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Print Edition> Nation
UPDATED: May 16, 2011 NO. 20 MAY 19, 2011
Come Home, My Children
Xinjiang takes new initiatives to bring its children wandering in other provinces home

Relief efforts


BEING CARED FOR: A teacher instructs minor residents in a relief station for vagrants and beggers in Lanzhou, Gansu Province, on January 4, 2010 (NIE JIANJIANG) 

A national relief system aimed at helping vagrants, both adults and children, was set up in August 2003 as the Measures for Assisting Vagrants and Beggars With No Means of Support in Cities promulgated by the State Council went into force.

Under the system, eligible vagrants can apply and receive free board and lodging at relief stations and get treated for medical emergencies. Adults can stay for up to 10 days and can voluntarily leave at any time, whereas minor residents should get permission from the relief stations before leaving.

A relief station will inform its minor residents' family members to pick them up. For minor residents whose family members refuse to receive them, the local civil affairs department overseeing the relief station shall inform its counterparts in the minor residents' hometowns to bring them back and send them to their family members.

Minor residents whose family members cannot be found shall be placed under care by the civil affairs departments of their hometowns, and those whose hometowns also cannot be identified shall be attended by the governments of the localities where they are found.

In 2006, the government started to build protection centers for street children. So far more than 1,400 relief stations and 310 plus street children protection centers had been set up. In the next five years, more such centers will be built, said Dou.

The centers are designed to get vagrant children off the streets, and the children are welcome to stay there until they are reunited with their parents, said Gao Yueling, head of the Social Affairs Bureau of the Ministry of Civil Affairs.

At the centers, residents will also receive free general education and vocational training to prepare them for adult life, Gao said.

Xinjiang used to help about 3,000 street children every year, most of whom were brought back from other parts of the country, said Sun Haiyu, an official with Xinjiang's Civil Affairs Department.


But researchers with the Institute of Sociology of the Xinjiang Academy of Social Sciences estimated as many as 60-70 percent of the street children brought back to Xinjiang in previous years soon returned to the streets in other provinces.

Stealing and robbing in places outside of Xinjiang has become part of the lifestyle for some street children; after they were sent home, they could no longer get used to a poor, but normal life in their hometowns, said Li Xiaoxia, a researcher with the Xinjiang Academy of Social Sciences.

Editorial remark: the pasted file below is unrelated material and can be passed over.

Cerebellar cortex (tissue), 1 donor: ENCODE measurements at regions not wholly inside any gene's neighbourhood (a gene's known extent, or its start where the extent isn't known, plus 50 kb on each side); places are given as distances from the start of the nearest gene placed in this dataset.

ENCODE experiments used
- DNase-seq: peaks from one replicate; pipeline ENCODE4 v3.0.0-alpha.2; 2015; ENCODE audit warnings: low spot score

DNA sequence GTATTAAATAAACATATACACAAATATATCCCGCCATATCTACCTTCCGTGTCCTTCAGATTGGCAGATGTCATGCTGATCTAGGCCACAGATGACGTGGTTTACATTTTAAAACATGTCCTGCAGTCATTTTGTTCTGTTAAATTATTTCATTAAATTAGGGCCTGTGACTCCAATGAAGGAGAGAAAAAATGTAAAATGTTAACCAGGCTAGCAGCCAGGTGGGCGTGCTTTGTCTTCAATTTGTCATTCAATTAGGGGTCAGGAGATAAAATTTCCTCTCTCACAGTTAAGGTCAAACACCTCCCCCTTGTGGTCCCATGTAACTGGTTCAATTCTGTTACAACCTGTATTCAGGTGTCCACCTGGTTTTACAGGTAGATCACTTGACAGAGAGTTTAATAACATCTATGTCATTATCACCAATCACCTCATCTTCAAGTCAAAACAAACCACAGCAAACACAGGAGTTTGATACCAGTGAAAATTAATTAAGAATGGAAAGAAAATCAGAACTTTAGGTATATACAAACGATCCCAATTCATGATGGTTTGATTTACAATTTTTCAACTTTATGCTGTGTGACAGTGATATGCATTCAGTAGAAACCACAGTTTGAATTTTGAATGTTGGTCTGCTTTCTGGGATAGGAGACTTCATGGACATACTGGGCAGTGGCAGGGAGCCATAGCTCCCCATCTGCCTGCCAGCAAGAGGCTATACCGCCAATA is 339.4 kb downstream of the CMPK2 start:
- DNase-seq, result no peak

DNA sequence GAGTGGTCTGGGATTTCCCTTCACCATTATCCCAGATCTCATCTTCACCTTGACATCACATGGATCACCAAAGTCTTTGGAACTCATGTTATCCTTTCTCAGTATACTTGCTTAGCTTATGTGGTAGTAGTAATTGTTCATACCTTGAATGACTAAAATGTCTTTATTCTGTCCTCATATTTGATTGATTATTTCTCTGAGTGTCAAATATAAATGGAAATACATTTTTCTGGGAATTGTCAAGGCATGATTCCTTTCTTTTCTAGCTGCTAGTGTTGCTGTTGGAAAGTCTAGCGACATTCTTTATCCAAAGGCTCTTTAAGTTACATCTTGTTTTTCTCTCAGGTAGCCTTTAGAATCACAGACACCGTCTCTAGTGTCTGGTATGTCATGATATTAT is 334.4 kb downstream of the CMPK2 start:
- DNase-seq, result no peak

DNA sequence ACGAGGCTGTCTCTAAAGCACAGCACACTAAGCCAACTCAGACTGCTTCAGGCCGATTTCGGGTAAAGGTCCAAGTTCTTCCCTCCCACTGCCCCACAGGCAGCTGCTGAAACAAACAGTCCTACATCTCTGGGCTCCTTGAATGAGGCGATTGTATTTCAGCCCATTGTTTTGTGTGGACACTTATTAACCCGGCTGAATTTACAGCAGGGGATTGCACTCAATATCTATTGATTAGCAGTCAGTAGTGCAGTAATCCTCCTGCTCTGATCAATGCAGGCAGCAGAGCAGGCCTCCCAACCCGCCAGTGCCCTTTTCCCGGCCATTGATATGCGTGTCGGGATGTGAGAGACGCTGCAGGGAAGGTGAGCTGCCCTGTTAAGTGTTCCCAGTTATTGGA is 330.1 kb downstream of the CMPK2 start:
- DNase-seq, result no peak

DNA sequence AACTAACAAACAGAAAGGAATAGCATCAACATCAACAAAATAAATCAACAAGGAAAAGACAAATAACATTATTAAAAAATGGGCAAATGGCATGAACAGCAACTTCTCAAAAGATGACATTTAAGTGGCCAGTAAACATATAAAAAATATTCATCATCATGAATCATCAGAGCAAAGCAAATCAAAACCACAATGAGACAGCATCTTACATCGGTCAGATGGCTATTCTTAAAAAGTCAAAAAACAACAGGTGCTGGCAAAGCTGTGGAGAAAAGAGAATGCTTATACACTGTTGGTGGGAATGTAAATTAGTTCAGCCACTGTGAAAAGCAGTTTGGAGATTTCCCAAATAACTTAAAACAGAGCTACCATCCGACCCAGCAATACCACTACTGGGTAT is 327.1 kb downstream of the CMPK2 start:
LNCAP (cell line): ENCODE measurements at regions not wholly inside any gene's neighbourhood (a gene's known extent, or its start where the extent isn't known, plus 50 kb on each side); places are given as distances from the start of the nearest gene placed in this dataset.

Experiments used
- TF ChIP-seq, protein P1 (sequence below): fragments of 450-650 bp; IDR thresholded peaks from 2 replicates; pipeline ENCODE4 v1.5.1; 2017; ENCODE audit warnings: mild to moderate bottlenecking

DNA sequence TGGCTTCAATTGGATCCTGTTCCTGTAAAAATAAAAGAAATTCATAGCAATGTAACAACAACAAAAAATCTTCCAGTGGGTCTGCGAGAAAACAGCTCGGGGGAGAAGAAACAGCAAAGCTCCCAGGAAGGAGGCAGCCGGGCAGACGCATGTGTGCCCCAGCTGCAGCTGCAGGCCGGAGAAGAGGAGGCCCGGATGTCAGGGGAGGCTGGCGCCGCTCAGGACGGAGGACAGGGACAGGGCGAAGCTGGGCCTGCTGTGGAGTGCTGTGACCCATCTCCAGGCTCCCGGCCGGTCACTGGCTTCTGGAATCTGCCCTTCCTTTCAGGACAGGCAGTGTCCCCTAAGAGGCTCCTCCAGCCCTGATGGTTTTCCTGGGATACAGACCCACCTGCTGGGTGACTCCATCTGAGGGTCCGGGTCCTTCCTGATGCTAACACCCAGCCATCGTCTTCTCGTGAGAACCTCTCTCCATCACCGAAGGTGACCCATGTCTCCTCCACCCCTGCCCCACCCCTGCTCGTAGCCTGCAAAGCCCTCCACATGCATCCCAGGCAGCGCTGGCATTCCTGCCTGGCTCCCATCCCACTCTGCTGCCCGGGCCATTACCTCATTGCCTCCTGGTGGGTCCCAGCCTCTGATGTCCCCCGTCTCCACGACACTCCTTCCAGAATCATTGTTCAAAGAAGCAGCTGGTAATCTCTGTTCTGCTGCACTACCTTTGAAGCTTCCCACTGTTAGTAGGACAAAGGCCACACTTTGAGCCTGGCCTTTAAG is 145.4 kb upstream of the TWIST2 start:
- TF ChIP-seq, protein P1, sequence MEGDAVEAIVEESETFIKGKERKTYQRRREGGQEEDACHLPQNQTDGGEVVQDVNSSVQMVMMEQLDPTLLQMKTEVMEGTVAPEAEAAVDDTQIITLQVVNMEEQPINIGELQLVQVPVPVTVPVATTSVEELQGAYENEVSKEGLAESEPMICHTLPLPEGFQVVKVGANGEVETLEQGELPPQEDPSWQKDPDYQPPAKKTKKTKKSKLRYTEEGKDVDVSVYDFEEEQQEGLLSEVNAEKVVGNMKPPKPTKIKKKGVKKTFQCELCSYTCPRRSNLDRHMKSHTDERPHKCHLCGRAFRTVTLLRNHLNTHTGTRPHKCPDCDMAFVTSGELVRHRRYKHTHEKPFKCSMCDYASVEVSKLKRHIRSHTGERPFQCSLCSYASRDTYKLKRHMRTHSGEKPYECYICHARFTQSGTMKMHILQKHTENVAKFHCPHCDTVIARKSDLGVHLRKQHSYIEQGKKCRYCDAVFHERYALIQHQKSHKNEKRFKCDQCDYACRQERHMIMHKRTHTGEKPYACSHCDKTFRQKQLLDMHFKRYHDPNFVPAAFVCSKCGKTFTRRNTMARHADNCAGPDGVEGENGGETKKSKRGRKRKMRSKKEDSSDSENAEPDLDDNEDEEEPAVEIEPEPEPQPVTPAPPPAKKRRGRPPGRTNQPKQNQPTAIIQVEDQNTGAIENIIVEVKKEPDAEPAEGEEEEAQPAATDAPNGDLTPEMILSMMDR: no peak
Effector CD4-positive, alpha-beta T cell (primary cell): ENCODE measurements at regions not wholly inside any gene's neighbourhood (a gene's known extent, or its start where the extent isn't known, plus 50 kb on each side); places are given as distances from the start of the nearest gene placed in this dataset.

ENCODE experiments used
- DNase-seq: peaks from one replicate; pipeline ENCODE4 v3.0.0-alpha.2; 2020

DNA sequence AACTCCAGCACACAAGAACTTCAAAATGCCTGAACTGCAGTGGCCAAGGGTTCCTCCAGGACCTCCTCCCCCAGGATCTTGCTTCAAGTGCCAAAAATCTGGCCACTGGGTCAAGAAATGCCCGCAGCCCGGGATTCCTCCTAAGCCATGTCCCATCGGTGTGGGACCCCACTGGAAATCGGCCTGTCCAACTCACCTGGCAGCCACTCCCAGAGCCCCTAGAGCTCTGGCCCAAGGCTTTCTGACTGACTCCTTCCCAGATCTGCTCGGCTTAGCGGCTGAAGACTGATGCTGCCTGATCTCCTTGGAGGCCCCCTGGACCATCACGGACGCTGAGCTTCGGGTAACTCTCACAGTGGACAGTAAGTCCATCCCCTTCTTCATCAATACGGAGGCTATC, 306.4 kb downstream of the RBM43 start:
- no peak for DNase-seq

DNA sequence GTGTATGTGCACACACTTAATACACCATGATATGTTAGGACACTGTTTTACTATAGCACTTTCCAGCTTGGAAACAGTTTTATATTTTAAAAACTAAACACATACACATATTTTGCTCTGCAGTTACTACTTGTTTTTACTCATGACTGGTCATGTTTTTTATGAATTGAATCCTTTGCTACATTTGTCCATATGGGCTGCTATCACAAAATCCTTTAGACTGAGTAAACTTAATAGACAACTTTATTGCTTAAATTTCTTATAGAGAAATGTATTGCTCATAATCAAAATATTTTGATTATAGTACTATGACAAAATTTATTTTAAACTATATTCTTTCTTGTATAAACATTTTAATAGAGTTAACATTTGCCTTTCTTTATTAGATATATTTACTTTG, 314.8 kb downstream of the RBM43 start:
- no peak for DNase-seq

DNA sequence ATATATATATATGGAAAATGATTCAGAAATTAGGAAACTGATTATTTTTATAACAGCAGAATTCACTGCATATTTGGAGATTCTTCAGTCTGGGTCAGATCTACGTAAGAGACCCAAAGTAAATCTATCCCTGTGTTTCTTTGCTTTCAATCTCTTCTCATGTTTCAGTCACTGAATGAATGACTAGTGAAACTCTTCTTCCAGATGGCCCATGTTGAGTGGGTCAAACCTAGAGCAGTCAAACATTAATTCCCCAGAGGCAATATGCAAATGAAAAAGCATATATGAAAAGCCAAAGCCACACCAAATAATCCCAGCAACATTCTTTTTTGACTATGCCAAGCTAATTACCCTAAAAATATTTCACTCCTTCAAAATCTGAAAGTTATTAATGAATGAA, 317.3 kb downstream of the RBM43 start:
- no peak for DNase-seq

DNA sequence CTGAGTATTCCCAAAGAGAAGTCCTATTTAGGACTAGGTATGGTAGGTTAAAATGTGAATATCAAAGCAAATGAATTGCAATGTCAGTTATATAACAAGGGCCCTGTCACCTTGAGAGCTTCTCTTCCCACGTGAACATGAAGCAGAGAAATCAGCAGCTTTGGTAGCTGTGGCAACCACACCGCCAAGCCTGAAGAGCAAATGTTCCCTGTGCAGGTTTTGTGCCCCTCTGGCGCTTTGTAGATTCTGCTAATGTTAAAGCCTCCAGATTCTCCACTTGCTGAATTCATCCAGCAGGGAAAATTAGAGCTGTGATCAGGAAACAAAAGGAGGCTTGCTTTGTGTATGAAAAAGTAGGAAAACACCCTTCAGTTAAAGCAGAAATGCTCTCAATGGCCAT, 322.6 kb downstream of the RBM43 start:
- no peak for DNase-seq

Putting street children under alternative care involves transferring of legal custody over children. Chinese laws such as the General Principles of Civil Law and the Law on Protection of Minors stipulate the court can revoke the custody of any parent and other guardians for abusing or neglecting a child.

Yet so far, court rulings revoking the custody of a child's guardian are very rare, Tong Lihua, Director of the Minor Protection Law Committee of the All China Lawyer's Association, recently told Beijing Evening News.

"It is because ambiguities about who is eligible to apply for the termination of the custody over a child and who should raise the child after the custody is revoked," Tong said.

Dou said the problem of street children should be tackled at their roots. The measures Dou mentioned include strengthening social security and social relief systems to ensure children's basic living standards and beefing up efforts in cracking down on human trafficking and other related crimes should be beefed up.

For parents failing to fulfill their roles, their custody should be terminated if necessary to protect children's rights, Dou said.

Shelters have been built for street children to be put in alternative care. In the past five years, the Central Government has built 15 shelters, which can accommodate more than 1,500 vagrant children in total, in Kashi, Hotan and Aksu, said Sun.

Xinjiang's new initiative focuses on building more shelters and providing vocational education to prevent vagabond children from returning to the streets.

This year, Xinjiang plans to spend 50 million yuan ($7.70 million) on a training center for vagrant children. Minors who are mentally healthy and willing to learn can receive free education and training, said Xinhua News Agency.

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